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Eventually looking like this:

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I’m not seeing any tube stock in that render.

I never wanted tube stock. Just t-bars welded across the bottom.

sorry about the freehand artwork…wouldn’t you want at least angle iron across the front and back? As you show now it seems to be a lot of flexing at the corners of your base. Maybe you’ve got something more rigid in mind just not shown in your illustration.

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This design is using a 3/8" plate iron which will have a honeycomb-like design of welded on t-bars across the entire bottom of the waste table. So the short answer is yes, the issue of flex is the primary issue being addressed with this design and it will be hugely compensated for with the extra support on the bottom. In the words of the shop whom will be making it: “you’ll be able to drive a mac truck over this thing and it won’t give” :smiley:


Cool ! I’d love to see an accurate picture of the design, it seems like the absolute solution for rigidity and flex elimination. Wonder how much all that steel will weigh ? Thanks and good luck.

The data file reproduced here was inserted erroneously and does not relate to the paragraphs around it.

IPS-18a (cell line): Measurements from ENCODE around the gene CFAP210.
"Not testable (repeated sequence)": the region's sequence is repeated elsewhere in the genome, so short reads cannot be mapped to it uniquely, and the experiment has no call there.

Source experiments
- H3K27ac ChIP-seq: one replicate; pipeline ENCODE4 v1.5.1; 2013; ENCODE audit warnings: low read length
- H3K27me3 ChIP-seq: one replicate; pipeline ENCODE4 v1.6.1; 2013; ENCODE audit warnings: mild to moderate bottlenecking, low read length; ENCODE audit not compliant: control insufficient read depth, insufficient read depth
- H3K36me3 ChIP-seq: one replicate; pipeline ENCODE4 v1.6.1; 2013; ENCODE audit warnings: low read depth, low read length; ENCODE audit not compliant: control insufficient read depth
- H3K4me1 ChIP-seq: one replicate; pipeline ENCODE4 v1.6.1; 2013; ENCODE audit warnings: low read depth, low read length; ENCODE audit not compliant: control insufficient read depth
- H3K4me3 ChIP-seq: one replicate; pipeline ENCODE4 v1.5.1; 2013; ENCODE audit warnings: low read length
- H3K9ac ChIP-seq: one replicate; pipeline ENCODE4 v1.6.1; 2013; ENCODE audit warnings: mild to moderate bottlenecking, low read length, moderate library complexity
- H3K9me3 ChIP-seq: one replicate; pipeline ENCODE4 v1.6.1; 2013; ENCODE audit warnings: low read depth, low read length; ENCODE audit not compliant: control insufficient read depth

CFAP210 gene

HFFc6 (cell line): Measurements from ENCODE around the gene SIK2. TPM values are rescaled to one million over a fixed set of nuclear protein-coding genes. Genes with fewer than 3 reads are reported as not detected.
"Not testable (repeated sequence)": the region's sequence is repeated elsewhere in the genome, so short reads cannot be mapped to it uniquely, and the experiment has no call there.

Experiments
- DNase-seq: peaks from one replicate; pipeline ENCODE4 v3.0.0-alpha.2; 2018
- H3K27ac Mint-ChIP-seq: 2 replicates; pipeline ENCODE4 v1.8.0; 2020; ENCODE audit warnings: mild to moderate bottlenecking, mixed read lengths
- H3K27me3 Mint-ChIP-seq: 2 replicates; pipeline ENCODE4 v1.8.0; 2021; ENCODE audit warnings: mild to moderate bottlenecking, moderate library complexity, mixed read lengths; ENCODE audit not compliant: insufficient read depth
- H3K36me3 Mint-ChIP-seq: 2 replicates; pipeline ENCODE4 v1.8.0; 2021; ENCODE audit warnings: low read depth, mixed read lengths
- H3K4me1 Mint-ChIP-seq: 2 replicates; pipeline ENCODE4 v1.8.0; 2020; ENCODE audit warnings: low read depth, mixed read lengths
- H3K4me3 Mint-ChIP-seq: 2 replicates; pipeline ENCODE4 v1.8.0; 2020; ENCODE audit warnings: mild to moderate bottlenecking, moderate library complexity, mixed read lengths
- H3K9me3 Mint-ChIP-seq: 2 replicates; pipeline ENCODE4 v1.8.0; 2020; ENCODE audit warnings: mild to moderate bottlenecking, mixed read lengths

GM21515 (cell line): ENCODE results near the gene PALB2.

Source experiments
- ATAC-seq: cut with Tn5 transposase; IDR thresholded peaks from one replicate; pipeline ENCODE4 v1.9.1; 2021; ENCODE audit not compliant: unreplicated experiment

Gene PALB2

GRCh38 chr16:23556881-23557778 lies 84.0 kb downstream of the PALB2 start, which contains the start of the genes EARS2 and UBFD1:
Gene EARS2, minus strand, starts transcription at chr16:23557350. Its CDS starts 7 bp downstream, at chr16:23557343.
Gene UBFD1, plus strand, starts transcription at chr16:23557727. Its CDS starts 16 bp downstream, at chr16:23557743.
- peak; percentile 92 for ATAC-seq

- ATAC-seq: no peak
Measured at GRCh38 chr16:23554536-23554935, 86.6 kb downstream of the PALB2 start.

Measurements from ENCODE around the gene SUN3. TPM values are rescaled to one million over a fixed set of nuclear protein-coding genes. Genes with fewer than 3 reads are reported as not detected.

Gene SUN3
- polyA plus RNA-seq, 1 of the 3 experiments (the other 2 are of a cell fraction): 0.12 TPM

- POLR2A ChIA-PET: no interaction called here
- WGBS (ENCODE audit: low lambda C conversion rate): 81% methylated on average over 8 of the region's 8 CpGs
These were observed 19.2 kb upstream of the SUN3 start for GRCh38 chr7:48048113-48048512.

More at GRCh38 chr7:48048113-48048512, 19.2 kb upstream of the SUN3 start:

I will be able to tell you in the next few weeks but this thing will definitely be heavy! The iron shop owner insisted I powder coat it with gloss black because he really wants to see me using a fine tuned, rigid but good looking machine :smiley: I will definitely post when I receive it and install it.

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Are you having the steel plate surface machined, ground flat and wasteboard holes predrilled ?

Depending on how many welds you have the top may warp from welding the ribs on the bottom.

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You took the words right out of my mouth, haha!

If you’re planning to add a secondary waste board on top of the steel might I suggest that you make the upright portions of your frame an inch or so taller than stock. Reason being is I’ve got a double 3/4" waste board on top of my machine (1 1/2" total, plus any junk board I put underneath to save my “good” waste board), and with very tall items (like anything above 2 1/2" is pushing it) I run out of Z travel going up. You can always add more thickness to the waste board to use small tools in shallow cuts, but you can never take away enough waste board to cut thick pieces with large/long endmills (as I’ve recently found out by crashing my Z carriage going up, then subsequently after losing Z zero, crashing my end mill into a beautiful piece of curly maple I was trying to cut). Just a thought.


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Any chance you could link us or provide some examples of the base frame bending? Or maybe some clarity to how they’re bending (is the frame bending downwards or are the front endplates bending forward, etc)

This is a bit concerning considering that I’ve got the XXL as well.